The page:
The Ghost Of Christmas Present

Apparently, one additional world leader turned up in Buenos Aires without fanfare this weekend. The General Secretary of the North Pole, known popularly as Santa Claus, took his latest-model hypersonic sleigh to the G-20 Meeting and made sure that the global financial elite would find their Christmas stockings stuffed with sugarplums one last time before the great reflation bull market dies of incredulity.

Something drastic was required as so many enterprises were skidding into a ditch last month, especially FAANGs, cars, house sales, and oil, while the Grand Old Man of the Dow Jones, General Electric, was singing its death song like an old Arikara chief in the prairie twilight. The US threat of 25 percent tariffs on Chinese exports was shunted ahead 90 days, giving the almighty algos and their human errand boys one last shot at looting the future.

How exactly will this change the basic equation of China sending its industrial output to WalMart in exchange for American IOUs, while the trade deficit mounts ever-higher and the last holdouts of the US middle class sink into debt, addiction, and hopelessness? It won’t, of course, because Americans have to find another reason to get up in the morning besides reporting to the national demolition derby. I don’t know about you, but it doesn’t warm my heart to hear about x-hundred thousand “housing starts” every month, knowing that it represents the destruction of x-thousand acres of meadow, field, and forest and that what’s being laid down on the landscape out there is soul-crushing infrastructure with no future.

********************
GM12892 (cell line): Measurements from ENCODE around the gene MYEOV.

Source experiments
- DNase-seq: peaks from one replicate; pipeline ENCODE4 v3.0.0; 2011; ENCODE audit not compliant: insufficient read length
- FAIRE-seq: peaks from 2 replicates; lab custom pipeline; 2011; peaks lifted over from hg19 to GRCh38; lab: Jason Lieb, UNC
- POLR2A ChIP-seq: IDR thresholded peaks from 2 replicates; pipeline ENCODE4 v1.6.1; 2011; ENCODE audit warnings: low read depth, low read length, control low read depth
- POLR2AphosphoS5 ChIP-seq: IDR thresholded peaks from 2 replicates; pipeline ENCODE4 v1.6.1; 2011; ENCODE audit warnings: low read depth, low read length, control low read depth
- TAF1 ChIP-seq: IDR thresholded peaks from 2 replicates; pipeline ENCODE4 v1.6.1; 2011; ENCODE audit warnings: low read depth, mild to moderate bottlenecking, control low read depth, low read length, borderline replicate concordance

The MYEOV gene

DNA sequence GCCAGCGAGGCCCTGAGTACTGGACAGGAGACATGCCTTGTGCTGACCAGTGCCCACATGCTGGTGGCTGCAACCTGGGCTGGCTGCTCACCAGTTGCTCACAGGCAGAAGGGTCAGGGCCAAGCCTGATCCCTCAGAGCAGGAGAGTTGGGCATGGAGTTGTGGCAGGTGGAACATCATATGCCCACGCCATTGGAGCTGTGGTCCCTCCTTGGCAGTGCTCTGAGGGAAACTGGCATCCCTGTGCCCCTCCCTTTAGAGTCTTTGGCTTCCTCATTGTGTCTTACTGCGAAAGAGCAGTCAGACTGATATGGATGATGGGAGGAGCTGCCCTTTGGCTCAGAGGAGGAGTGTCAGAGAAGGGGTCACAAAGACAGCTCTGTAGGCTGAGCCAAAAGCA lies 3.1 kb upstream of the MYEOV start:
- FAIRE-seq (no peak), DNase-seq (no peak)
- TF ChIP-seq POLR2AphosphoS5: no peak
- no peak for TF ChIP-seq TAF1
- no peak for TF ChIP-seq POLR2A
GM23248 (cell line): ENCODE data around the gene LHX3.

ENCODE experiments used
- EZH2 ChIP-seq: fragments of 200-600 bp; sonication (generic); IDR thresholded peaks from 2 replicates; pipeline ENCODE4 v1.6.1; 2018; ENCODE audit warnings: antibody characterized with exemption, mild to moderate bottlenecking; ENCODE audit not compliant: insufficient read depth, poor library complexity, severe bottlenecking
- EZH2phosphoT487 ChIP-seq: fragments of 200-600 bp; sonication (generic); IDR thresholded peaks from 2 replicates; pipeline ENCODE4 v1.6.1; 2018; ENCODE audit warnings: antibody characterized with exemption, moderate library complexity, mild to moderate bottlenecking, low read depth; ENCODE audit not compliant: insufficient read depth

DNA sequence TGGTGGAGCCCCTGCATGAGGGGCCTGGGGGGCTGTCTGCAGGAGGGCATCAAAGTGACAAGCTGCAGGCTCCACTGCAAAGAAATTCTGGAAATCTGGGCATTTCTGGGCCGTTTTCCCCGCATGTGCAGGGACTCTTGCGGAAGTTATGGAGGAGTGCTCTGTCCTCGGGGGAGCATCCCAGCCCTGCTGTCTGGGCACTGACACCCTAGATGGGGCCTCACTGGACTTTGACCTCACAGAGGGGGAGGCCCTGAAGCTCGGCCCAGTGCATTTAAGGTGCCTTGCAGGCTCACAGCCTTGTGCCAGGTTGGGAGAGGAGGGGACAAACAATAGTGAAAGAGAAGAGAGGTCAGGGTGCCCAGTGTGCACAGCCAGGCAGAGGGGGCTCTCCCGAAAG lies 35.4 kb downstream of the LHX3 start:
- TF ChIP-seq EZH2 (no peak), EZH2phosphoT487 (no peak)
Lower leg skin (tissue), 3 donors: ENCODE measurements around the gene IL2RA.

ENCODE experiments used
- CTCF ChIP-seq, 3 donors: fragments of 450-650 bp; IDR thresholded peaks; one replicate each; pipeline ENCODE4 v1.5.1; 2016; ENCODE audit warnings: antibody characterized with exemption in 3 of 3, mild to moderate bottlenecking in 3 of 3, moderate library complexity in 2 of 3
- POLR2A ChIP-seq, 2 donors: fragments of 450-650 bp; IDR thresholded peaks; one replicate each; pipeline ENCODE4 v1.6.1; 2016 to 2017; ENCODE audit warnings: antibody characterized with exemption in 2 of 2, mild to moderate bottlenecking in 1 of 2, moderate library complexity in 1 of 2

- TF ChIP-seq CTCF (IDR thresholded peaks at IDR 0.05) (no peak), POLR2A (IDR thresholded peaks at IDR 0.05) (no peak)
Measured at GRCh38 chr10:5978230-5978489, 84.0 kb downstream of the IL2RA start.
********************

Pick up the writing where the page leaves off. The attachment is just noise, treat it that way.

It’s not hard to see why US life expectancy is going down, driven by the two new leading causes of death: opiate drugs and suicide — the former often in the service of the latter. The citizens of this land have exchanged just about everything that makes life worth living for the paltry rewards of “bargain shopping” and happy motoring. But the worst sacrifice is the loss of any sense of community, of face-to-face human transactions with people you know, people who have duties and obligations to one another that can be successfully enacted and fulfilled. Instead, you get to do all your business with robots, even including the robots fronting for companies that seek to ruin you. “Your call is important to us,” says the telephone robot at the hospital billing office dunning you to fork over $7,000 for the three stitches Little Skippy got when his best friend flew the drone into his forehead. “Please hold for the next available representative.” Who wouldn’t want to shoot themselves?

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